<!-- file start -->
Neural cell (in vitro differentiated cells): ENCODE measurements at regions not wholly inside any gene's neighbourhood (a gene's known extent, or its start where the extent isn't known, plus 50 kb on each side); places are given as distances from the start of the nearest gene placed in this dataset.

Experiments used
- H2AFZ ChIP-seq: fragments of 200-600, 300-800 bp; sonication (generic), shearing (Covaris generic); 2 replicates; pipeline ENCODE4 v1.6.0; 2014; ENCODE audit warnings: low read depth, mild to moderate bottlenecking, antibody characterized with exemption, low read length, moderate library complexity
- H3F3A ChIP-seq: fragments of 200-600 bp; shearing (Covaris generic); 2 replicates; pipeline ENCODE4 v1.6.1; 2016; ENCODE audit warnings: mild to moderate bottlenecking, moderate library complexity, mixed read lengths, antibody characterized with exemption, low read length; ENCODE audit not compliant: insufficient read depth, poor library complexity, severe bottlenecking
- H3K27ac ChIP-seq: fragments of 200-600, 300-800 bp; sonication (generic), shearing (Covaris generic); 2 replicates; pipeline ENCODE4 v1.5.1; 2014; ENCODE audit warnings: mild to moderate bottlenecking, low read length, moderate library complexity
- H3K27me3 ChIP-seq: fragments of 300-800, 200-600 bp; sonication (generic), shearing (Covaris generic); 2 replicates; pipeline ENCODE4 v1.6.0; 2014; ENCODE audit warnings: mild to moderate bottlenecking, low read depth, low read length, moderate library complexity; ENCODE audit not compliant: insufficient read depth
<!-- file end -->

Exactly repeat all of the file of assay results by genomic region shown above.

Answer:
Neural cell (in vitro differentiated cells): ENCODE measurements at regions not wholly inside any gene's neighbourhood (a gene's known extent, or its start where the extent isn't known, plus 50 kb on each side); places are given as distances from the start of the nearest gene placed in this dataset.

Experiments used
- H2AFZ ChIP-seq: fragments of 200-600, 300-800 bp; sonication (generic), shearing (Covaris generic); 2 replicates; pipeline ENCODE4 v1.6.0; 2014; ENCODE audit warnings: low read depth, mild to moderate bottlenecking, antibody characterized with exemption, low read length, moderate library complexity
- H3F3A ChIP-seq: fragments of 200-600 bp; shearing (Covaris generic); 2 replicates; pipeline ENCODE4 v1.6.1; 2016; ENCODE audit warnings: mild to moderate bottlenecking, moderate library complexity, mixed read lengths, antibody characterized with exemption, low read length; ENCODE audit not compliant: insufficient read depth, poor library complexity, severe bottlenecking
- H3K27ac ChIP-seq: fragments of 200-600, 300-800 bp; sonication (generic), shearing (Covaris generic); 2 replicates; pipeline ENCODE4 v1.5.1; 2014; ENCODE audit warnings: mild to moderate bottlenecking, low read length, moderate library complexity
- H3K27me3 ChIP-seq: fragments of 300-800, 200-600 bp; sonication (generic), shearing (Covaris generic); 2 replicates; pipeline ENCODE4 v1.6.0; 2014; ENCODE audit warnings: mild to moderate bottlenecking, low read depth, low read length, moderate library complexity; ENCODE audit not compliant: insufficient read depth